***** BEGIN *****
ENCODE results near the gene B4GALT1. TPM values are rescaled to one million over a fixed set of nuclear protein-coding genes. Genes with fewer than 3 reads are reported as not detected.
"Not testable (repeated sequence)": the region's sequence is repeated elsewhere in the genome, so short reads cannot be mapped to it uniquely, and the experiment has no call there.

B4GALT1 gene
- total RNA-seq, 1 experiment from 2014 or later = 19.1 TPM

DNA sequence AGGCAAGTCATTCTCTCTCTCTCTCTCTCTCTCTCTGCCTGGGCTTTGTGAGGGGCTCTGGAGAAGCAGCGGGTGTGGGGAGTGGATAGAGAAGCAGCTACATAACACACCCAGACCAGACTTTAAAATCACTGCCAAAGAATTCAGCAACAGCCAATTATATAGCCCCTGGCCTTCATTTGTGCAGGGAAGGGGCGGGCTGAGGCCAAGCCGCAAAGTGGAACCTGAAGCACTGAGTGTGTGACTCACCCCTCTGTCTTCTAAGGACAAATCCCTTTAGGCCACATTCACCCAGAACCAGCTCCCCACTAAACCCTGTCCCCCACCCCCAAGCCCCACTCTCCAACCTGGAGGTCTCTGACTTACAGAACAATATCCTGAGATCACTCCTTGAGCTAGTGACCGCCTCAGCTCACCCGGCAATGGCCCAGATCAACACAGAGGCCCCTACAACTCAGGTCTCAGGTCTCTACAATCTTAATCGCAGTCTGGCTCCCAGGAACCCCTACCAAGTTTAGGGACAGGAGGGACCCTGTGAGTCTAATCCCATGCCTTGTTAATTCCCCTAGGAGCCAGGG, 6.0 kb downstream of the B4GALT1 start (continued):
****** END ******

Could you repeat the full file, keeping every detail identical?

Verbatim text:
ENCODE results near the gene B4GALT1. TPM values are rescaled to one million over a fixed set of nuclear protein-coding genes. Genes with fewer than 3 reads are reported as not detected.
"Not testable (repeated sequence)": the region's sequence is repeated elsewhere in the genome, so short reads cannot be mapped to it uniquely, and the experiment has no call there.

B4GALT1 gene
- total RNA-seq, 1 experiment from 2014 or later = 19.1 TPM

DNA sequence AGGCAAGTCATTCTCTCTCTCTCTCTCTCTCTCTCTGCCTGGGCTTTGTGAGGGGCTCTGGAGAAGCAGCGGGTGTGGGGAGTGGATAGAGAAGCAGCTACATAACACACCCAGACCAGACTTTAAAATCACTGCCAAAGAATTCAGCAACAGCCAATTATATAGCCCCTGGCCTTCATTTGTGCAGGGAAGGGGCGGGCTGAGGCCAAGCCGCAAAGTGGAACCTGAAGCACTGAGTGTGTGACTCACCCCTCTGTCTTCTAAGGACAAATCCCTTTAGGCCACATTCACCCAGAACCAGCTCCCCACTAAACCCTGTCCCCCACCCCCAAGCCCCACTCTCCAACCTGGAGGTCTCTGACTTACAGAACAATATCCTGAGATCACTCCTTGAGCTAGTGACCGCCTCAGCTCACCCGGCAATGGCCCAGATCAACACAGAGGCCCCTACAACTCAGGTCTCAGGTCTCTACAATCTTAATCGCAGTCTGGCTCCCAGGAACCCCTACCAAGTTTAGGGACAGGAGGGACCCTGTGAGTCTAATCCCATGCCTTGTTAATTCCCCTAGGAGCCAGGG, 6.0 kb downstream of the B4GALT1 start (continued):